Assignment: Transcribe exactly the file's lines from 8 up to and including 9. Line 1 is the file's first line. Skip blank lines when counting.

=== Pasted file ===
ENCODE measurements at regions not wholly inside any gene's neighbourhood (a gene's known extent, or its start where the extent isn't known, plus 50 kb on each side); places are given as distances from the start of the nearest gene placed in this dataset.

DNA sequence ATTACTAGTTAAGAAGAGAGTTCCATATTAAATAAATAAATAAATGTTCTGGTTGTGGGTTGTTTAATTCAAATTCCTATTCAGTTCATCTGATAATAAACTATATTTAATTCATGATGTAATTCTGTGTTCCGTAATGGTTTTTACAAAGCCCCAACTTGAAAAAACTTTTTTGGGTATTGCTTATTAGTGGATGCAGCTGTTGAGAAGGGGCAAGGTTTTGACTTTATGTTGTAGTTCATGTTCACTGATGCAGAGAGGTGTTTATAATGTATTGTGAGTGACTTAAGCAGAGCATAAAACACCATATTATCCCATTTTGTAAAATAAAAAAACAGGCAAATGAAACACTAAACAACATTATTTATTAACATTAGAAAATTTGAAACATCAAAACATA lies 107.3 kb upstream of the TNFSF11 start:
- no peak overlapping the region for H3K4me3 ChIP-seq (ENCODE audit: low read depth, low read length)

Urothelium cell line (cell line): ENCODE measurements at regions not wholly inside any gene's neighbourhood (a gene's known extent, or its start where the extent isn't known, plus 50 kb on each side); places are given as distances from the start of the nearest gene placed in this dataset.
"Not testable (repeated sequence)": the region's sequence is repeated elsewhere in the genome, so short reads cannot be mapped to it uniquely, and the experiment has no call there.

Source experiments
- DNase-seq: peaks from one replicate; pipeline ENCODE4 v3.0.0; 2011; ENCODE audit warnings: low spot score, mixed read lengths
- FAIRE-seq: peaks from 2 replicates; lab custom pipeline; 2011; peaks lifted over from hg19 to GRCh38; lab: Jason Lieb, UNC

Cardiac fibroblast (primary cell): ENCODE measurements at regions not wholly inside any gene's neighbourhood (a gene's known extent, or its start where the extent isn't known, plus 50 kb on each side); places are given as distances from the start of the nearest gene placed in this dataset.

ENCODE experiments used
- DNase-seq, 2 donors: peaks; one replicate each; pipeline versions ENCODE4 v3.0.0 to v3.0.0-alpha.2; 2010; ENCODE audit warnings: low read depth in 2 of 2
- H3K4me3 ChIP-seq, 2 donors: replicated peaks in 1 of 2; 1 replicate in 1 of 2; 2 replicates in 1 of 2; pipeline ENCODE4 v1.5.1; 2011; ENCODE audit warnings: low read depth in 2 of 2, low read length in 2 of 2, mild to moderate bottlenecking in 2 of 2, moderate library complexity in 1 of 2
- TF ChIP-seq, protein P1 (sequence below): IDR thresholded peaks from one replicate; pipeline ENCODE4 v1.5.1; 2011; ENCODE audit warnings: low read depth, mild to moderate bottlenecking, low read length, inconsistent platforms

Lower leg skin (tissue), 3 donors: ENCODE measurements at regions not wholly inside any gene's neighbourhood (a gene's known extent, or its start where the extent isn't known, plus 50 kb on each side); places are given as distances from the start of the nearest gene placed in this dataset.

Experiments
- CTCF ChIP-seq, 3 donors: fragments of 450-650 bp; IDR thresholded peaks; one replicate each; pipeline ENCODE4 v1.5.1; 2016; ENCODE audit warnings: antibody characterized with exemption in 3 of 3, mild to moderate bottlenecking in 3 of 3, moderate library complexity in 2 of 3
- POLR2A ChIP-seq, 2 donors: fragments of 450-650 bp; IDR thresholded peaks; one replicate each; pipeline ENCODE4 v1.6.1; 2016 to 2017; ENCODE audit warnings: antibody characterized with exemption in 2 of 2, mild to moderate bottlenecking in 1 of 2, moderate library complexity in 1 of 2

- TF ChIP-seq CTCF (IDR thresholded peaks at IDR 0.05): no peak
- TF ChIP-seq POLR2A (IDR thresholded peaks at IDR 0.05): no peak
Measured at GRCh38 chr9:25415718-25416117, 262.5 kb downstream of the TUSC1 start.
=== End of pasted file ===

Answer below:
- FAIRE-seq: peaks from 2 replicates; lab custom pipeline; 2011; peaks lifted over from hg19 to GRCh38; lab: Jason Lieb, UNC

Cardiac fibroblast (primary cell): ENCODE measurements at regions not wholly inside any gene's neighbourhood (a gene's known extent, or its start where the extent isn't known, plus 50 kb on each side); places are given as distances from the start of the nearest gene placed in this dataset.